Nearly 60 persons—students from the European Humanities University (EHU) and other Vilnius-based universities, EHU alumni and faculty, along with representatives of the Lithuanian Foreign Ministry, the European External Action Service, the European Commission, the Council of the European Union, and EU member states—discussed the effectiveness of EU restrictive measures (sanctions), particularly against Belarus, and ways to support Belarusian civil society. The discussion—part of Lithuania's EU Presidency agenda—took place on EHU's campus in Vilnius.
Participants debated the effectiveness of restrictive measures imposed on Belarus, whether these and additional sanctions can be productive, respect for the human rights of those whom sanctions target, and the extent to which Belarusian society is aware of the sanctions.
Lithuania's Vice-Minister for Foreign Affairs Andrius Krivas emphasized that sanctions against Belarus are targeted and not directed against ordinary citizens. They are a signal to those whose human rights are being violated by the regime that they are not forgotten and that human rights violations are unacceptable, said the Vice-Minister.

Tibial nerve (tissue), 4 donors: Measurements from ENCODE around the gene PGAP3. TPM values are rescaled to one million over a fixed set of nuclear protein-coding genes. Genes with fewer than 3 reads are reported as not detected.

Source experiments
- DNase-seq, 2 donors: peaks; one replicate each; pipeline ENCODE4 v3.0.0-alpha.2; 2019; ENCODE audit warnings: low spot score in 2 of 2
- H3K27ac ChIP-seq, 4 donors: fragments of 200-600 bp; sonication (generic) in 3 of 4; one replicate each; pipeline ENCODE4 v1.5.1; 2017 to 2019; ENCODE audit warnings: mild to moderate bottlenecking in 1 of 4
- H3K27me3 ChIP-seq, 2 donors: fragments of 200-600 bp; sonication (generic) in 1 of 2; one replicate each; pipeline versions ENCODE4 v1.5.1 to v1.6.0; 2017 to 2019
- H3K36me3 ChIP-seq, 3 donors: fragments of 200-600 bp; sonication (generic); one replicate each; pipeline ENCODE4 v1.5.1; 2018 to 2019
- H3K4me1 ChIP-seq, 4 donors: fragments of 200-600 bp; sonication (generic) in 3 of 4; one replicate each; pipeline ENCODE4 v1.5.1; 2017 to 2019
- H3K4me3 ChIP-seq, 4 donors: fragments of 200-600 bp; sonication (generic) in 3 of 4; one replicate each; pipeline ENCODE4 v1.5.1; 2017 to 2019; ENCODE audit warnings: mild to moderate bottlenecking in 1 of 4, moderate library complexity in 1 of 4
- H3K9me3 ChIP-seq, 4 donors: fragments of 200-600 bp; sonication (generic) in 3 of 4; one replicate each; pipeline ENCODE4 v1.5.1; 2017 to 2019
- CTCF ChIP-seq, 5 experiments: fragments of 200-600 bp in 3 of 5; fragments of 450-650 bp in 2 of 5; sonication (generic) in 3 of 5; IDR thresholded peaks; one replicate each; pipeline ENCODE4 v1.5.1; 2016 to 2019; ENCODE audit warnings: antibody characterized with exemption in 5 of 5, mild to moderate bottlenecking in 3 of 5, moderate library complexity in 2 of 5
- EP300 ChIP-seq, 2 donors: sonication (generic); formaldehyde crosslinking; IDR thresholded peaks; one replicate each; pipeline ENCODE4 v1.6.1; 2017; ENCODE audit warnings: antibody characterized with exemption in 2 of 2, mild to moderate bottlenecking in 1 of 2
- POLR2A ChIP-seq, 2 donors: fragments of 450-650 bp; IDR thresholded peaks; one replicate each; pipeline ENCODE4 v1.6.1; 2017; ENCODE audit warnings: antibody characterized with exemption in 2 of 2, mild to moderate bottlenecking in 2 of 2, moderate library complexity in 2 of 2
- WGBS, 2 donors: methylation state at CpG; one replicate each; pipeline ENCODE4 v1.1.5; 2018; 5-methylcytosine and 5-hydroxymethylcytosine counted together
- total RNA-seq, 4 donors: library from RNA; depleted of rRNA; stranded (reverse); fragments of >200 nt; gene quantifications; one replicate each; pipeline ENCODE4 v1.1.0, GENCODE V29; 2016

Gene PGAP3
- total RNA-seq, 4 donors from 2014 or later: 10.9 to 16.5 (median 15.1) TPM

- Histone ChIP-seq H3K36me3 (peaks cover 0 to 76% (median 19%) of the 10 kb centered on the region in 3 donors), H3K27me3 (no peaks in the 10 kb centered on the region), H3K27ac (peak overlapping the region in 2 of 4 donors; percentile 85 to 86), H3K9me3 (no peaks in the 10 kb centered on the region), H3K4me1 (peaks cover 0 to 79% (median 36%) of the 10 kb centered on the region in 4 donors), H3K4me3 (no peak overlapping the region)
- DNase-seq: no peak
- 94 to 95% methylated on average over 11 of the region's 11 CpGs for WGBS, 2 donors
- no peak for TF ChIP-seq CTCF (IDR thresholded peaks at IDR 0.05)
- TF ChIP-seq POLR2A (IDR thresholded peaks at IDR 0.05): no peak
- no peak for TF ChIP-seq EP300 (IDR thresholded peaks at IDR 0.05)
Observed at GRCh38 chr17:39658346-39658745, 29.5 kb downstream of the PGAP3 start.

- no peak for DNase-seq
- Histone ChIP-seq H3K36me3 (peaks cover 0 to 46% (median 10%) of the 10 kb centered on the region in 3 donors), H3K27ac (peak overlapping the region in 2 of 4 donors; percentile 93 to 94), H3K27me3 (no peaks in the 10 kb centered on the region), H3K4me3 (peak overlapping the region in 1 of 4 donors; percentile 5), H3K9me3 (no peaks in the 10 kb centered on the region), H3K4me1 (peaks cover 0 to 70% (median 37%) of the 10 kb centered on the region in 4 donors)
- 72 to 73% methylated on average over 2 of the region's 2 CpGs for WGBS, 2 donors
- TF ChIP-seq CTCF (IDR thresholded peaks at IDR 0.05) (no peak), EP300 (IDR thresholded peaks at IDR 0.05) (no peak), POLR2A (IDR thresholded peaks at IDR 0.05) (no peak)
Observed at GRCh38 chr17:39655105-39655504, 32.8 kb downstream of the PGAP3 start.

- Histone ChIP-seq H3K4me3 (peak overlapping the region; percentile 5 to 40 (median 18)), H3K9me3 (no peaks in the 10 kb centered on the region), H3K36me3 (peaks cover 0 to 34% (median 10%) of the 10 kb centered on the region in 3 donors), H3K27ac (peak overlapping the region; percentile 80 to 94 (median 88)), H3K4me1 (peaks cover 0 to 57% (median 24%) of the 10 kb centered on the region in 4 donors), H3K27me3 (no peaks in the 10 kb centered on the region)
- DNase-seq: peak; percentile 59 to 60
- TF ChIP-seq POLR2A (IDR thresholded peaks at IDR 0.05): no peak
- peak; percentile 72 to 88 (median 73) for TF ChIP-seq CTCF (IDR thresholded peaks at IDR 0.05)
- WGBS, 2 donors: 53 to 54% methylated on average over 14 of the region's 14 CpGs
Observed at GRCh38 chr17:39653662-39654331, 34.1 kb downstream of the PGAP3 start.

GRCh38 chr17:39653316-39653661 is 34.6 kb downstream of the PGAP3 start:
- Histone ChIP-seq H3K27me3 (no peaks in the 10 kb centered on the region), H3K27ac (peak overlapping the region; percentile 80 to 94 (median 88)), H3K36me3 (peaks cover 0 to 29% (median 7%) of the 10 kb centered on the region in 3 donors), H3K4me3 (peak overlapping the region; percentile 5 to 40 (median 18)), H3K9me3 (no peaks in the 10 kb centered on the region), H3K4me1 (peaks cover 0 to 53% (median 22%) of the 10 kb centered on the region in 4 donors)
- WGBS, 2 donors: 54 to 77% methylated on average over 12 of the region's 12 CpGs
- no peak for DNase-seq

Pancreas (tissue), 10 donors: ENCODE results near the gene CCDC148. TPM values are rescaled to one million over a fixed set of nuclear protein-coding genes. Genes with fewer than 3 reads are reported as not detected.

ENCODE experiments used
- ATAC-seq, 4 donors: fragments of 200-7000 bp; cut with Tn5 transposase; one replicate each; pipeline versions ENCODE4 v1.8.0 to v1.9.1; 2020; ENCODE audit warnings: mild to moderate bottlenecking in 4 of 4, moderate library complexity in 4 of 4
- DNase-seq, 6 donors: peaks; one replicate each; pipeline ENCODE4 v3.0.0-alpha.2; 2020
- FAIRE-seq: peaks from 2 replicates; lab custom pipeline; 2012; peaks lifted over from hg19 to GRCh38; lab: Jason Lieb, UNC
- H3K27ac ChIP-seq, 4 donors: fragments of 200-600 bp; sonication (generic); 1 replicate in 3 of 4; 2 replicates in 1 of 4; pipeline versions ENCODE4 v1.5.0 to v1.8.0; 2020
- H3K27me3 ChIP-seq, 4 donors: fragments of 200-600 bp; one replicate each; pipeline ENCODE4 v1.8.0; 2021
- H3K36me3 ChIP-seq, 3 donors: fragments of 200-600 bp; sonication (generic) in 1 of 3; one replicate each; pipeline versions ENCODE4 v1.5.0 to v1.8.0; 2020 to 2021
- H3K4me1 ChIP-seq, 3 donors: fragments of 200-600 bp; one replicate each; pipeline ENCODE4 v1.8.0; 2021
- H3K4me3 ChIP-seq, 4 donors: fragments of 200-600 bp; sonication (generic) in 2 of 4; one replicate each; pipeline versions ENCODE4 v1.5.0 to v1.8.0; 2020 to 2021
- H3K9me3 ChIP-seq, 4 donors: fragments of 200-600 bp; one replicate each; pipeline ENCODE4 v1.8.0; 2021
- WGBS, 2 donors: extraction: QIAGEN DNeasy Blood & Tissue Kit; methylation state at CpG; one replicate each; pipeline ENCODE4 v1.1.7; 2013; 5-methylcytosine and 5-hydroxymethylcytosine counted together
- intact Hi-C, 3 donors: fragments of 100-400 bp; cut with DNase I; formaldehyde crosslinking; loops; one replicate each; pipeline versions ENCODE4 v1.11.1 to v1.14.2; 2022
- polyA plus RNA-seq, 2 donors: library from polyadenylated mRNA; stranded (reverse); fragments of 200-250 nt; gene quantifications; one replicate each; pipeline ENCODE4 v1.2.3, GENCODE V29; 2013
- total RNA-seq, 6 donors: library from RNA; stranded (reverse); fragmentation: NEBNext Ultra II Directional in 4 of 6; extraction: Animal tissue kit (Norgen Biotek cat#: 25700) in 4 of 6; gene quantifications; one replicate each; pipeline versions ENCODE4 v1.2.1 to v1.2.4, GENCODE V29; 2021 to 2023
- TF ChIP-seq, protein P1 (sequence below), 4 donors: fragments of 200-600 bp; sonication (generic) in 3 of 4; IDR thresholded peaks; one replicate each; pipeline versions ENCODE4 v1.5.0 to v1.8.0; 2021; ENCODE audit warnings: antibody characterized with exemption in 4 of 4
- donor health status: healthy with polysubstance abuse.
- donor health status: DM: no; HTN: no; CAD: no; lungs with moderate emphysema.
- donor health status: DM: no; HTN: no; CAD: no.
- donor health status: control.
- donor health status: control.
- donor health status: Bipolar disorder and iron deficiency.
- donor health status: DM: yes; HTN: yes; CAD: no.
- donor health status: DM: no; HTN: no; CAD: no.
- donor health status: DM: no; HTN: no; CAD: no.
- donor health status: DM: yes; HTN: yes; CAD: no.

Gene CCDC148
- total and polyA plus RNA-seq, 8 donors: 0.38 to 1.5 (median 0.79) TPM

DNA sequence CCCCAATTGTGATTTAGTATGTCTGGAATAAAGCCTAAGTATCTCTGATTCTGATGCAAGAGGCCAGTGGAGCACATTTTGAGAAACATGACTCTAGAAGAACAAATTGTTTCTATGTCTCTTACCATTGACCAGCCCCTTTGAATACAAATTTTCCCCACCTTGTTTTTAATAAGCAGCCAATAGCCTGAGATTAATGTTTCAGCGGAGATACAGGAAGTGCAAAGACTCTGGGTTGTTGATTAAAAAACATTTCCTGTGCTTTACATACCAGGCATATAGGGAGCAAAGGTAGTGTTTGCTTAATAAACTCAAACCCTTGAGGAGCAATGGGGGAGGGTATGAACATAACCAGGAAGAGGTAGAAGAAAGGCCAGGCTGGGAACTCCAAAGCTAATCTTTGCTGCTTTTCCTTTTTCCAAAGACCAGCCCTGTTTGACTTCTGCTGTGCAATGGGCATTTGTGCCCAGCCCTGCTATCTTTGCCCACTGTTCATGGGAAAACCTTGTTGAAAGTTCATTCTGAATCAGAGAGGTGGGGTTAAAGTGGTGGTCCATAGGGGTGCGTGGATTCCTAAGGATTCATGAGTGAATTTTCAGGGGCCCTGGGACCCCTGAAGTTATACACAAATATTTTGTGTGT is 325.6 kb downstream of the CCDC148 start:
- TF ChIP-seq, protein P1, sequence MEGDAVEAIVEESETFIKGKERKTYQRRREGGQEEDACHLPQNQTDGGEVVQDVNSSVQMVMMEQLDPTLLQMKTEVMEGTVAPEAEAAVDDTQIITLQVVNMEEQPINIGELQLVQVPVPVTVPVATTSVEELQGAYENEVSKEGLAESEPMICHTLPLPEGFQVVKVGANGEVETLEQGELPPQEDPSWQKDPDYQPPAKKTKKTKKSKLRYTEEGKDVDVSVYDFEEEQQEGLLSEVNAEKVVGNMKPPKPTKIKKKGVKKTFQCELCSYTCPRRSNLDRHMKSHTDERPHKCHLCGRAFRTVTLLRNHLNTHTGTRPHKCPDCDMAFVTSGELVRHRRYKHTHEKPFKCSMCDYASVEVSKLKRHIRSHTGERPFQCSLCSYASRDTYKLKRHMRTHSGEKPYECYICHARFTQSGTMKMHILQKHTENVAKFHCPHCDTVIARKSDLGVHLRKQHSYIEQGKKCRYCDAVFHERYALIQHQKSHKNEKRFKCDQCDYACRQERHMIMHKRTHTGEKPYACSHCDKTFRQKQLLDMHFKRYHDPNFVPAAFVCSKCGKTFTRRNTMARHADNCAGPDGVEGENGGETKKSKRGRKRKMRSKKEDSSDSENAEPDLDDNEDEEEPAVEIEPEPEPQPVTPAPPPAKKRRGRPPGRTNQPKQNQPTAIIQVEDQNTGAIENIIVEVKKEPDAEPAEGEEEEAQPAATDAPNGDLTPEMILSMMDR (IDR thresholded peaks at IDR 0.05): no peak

Mindaugas Silkauskas, minister-advisor at the Permanent Representation of Lithuania to the EU, stressed that there are no general economic sanctions directed against Belarus—only sanctions targeting particular companies and individuals who are deemed to be close to the regime.
Participants suggested there should be more historical analysis of the impact sanctions have had on authoritarian regimes in order to draw proper conclusions about their effectiveness. During the discussion the point was also made that sanctions are not merely a punitive mechanism. Their removal can be used as a “carrot” to encourage governments that take steps in the proper direction.
Suggestions made by participants included increasing consultation with Belarusian civil society when deliberating on sanctions and lowering EU visa costs in order to increase European engagement with ordinary Belarusians.
Strengthening the EU’s Eastern Partnership program, which includes engagement with countries in the EU's eastern border region, is among the priorities of the Lithuanian EU Presidency, which began on July 1 of this year.